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Utility district told new legislation won’t hurt Shipshe project

 

The LaGrange County Regional Utility District heard an update on legislation that was passed by the Indiana General Assembly and signed into law last Friday by Gov. Daniels.

The district’s legal counsel, John Gastineau, told the board that he didn’t believe that the new law would have “a significant detrimental effect” on the district or the Shipshewana West project. The district would have to make some changes in operations to be in compliance with the new laws, he added.

The board heard an update on the project, which included closing on the funding for the project Monday and signing the construction contract. “With the contract signed, the clock starts ticking,” Engineer Steve Henschen told the board. The contract calls for “substantial completion” within 240 days from signing the contract, which would be Nov. 14. Substantial completion means all pumps are running and pipes tested, with the system ready to operate. The contractor has an additional 30 days for final completion, including cleanup.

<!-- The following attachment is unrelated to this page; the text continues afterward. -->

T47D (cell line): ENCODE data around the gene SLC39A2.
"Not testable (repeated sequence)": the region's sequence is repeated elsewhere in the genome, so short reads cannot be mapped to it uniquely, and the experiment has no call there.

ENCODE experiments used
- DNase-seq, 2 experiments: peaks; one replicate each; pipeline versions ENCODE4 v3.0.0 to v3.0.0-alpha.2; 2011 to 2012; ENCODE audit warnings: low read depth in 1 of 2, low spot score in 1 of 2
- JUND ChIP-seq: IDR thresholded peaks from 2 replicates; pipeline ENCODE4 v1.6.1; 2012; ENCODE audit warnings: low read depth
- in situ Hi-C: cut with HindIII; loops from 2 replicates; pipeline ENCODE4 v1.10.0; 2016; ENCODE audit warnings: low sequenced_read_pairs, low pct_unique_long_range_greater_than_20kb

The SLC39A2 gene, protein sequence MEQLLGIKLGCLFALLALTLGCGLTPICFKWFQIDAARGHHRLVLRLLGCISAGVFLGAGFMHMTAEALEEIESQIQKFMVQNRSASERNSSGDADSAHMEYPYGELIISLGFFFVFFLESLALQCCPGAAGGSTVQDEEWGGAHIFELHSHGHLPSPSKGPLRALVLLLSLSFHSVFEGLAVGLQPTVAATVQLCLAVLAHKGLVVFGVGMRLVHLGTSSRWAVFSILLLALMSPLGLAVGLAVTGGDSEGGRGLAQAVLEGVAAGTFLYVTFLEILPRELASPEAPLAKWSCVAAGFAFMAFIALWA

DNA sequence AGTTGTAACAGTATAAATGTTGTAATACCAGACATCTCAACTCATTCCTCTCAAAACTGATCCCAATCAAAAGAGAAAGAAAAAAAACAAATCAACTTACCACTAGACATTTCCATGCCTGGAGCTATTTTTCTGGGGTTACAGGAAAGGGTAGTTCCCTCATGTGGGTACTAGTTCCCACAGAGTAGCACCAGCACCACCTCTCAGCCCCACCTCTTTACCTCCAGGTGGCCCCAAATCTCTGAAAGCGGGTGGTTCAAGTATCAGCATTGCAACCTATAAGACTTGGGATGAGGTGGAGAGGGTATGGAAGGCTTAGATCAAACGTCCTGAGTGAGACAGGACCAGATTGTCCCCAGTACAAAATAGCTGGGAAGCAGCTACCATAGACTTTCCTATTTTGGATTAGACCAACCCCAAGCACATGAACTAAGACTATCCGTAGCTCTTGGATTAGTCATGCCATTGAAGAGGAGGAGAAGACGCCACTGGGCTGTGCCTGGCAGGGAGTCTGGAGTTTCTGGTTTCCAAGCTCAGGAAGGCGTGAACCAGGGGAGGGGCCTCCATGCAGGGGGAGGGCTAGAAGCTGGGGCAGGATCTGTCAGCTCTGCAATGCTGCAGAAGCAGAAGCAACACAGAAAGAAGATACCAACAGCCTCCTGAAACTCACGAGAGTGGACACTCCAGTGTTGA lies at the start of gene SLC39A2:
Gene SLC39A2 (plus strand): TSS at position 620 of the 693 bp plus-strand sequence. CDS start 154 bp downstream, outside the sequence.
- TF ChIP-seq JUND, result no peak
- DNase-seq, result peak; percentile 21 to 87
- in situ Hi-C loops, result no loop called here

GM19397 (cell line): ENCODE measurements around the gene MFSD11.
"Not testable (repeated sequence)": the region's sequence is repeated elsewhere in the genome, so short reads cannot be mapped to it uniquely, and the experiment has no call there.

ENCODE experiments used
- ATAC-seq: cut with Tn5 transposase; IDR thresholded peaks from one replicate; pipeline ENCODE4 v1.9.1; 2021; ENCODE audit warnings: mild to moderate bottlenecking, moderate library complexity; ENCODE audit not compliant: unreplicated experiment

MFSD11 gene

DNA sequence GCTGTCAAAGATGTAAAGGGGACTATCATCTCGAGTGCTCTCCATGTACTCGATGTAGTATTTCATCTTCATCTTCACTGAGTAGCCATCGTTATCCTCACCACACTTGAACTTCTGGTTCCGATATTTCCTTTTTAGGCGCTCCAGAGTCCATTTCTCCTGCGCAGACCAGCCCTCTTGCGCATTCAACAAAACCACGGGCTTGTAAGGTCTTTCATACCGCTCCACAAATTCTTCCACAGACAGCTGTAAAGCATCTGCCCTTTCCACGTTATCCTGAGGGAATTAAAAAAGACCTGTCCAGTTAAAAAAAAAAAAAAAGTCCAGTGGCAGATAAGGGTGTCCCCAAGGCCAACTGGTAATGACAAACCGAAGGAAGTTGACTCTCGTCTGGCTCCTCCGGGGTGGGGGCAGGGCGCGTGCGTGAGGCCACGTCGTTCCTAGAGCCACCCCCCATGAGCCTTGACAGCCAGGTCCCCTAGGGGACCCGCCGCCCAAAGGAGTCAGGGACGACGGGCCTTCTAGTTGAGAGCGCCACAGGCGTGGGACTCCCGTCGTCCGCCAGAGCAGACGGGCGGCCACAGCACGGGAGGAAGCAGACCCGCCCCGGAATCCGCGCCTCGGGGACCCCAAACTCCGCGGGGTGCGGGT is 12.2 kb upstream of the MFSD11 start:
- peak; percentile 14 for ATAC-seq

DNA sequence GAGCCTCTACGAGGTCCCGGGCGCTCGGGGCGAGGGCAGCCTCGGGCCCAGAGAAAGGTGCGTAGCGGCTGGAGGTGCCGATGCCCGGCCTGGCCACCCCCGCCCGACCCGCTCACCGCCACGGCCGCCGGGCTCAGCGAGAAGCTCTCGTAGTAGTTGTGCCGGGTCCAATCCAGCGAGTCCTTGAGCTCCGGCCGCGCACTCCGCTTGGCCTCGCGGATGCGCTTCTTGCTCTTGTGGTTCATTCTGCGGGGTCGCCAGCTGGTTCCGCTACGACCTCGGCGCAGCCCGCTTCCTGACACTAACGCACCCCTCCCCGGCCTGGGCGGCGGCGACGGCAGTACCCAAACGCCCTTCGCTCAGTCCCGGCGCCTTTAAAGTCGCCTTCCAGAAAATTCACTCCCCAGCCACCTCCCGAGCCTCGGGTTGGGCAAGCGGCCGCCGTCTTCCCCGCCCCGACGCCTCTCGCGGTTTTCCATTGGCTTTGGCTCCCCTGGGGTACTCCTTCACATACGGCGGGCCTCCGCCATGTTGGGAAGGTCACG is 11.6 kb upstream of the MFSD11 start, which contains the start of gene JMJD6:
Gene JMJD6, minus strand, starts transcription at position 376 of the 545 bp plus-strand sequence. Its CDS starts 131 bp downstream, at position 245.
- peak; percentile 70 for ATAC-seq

Henschen told the board that he expects the contractor to begin mobilizing on site within 30 days. Prior to that, workers will be locating utilities and sighting areas for pumps and lines.

Gastineau told the board that there could be up to four residences that could meet the state’s requirements for exemption based on their residential septic system. The four possible sites have septic systems that are less than 10 years old. Gastineau noted that if a septic system is older than the initial exemption period of 10 years, it can’t qualify for the exemption or the five-year extension.

The systems would also need to be certified by the county health department.

Board President Mike Sutter asked if those that were eventually exempt would realize that, when they did hook into the system, there could be “financial consequences.” Gastineau said that would be pointed out to the property owners at the time of the exemption.

Other changes in the law include how youth camps are charged. If a youth camp selects the flat rate billing, a district can only charge them ⅛ (0.125) per bed per Residential Equivalent Unit (REU). Existing flat rate billing for camps was at 0.267 REU. The board was told that they would need to formally adopt the changes in billing in the district’s rate ordinance.

Gastineau told the board that there was going to be some legislation passed out of the general assembly dealing with utility districts. However, what was finally passed “was better for us than it could have been. It was as good as we could hope for,” he said.